A low pressure front will arrive over Finland this weekend, bringing stormy weather and rain.
Thursday will be warm and largely sunny, with the temperature rising to 30 degrees Celsius or more in the west and north.
But Yle meteorologist Matti Huutonen says this will change on Friday when a low pressure system arrives. The front will bring thunderstorms and showers to the south, as well as some parts of central Finland.
The Finnish Meteorological Institute (FMI) has issued a warning of heavy rain for most of the south-western part of the country on Friday
Slow-moving front torrential rains
Huutonen says that several millimetres of rain could fall in many places, as storm clouds will be moving slowly.
“Thundershowers always present the possibility of a lot of rain. There will be huge differences between areas, however. Some places could get up to 50 millimetres of rain, while their neighbours get just two,” he says.
He says the slow-moving front will mean there’s a good chance of some impressive lightning flashes, too.
The system is forecast to stick around over the weekend, and on Saturday the rain is expected to reach even further into central Finland and to make inroads into south-western Lapland.
On Sunday, the thunderstorms will be concentrated over eastern and northern parts of the country.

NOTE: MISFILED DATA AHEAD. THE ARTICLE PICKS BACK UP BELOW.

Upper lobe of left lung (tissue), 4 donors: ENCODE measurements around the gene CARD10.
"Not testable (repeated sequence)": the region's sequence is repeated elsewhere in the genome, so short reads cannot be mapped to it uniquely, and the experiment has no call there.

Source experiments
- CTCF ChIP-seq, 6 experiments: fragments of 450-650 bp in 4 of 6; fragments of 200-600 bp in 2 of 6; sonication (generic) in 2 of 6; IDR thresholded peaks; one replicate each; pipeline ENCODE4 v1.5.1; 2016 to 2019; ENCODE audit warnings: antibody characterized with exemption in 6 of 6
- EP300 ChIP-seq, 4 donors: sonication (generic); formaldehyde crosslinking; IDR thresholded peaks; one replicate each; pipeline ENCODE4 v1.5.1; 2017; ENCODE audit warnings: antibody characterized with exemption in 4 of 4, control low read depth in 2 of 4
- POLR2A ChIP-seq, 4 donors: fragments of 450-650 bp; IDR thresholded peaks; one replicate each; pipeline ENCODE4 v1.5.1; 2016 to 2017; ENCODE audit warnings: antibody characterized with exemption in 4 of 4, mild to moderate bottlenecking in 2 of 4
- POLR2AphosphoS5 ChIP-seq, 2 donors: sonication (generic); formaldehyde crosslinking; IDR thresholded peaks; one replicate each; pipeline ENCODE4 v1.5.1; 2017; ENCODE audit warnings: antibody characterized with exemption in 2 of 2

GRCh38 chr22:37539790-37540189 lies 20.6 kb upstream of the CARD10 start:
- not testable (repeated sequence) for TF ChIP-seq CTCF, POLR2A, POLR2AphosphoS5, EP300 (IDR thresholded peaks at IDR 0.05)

Huutonen says that there is also a good chance that some areas will receive hail.
“Thunder clouds can extend 10 to 15 kilometres up into the atmosphere, where temperatures can be extremely frigid. Air from the surface of the Earth rises up and the moisture condenses and forms hail,” he explains.
Forest fire warnings still in effect
The summer of 2018 has been relatively rain-free in Finland, and conditions are very dry in several areas – especially the southwest.
The FMI’s forest fire warning for the entire country holds on both Thursday and Friday, despite the projected rain. After the Friday storm, the warning will continue in western areas and Lapland.
“There’s always a risk that a flash of lightning will start a forest fire that is not extinguished by the rain,” says Yle’s Huutonen.
Related stories from around the North:
Canada: Warming Arctic shrinking Canadian glaciers at alarming rate says study, Eye on the Arctic
Finland: Finnish trains delayed as heatwave overtakes air conditioning, Yle News
Norway: European Arctic swelters under tropical temperatures, breaks heat records, The Independent Barents Observer
Russia: Record heatwave in the Arctic, The Independent Barents Observer
Sweden: Hundreds flee historic wildfires, Sweden’s PM says better preparedness needed, Radio Sweden
United States: Rapid Arctic warming is increasing the frequency of blizzards in U.S. Northeast: study, Radio Canada International